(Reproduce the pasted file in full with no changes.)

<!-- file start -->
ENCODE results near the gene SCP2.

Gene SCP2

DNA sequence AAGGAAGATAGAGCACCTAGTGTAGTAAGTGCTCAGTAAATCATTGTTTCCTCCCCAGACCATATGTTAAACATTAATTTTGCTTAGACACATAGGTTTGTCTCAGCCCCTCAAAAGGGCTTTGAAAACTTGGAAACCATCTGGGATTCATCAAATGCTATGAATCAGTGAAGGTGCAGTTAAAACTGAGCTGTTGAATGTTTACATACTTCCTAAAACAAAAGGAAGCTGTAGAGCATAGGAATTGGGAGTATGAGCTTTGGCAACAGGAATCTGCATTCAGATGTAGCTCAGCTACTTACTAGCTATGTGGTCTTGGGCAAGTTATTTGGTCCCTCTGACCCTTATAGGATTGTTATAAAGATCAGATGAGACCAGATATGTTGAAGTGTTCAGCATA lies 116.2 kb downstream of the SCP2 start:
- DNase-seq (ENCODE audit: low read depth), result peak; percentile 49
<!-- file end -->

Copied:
ENCODE results near the gene SCP2.

Gene SCP2

DNA sequence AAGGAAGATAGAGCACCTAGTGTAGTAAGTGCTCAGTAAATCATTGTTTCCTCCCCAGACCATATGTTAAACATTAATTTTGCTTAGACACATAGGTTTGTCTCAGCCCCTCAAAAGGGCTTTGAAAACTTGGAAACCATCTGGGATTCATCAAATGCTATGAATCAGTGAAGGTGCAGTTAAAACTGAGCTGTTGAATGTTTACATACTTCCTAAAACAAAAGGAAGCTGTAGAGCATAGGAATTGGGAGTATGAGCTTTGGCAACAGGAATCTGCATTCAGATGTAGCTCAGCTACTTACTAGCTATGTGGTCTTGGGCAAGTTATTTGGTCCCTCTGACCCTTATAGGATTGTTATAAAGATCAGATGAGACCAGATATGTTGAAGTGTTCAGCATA lies 116.2 kb downstream of the SCP2 start:
- DNase-seq (ENCODE audit: low read depth), result peak; percentile 49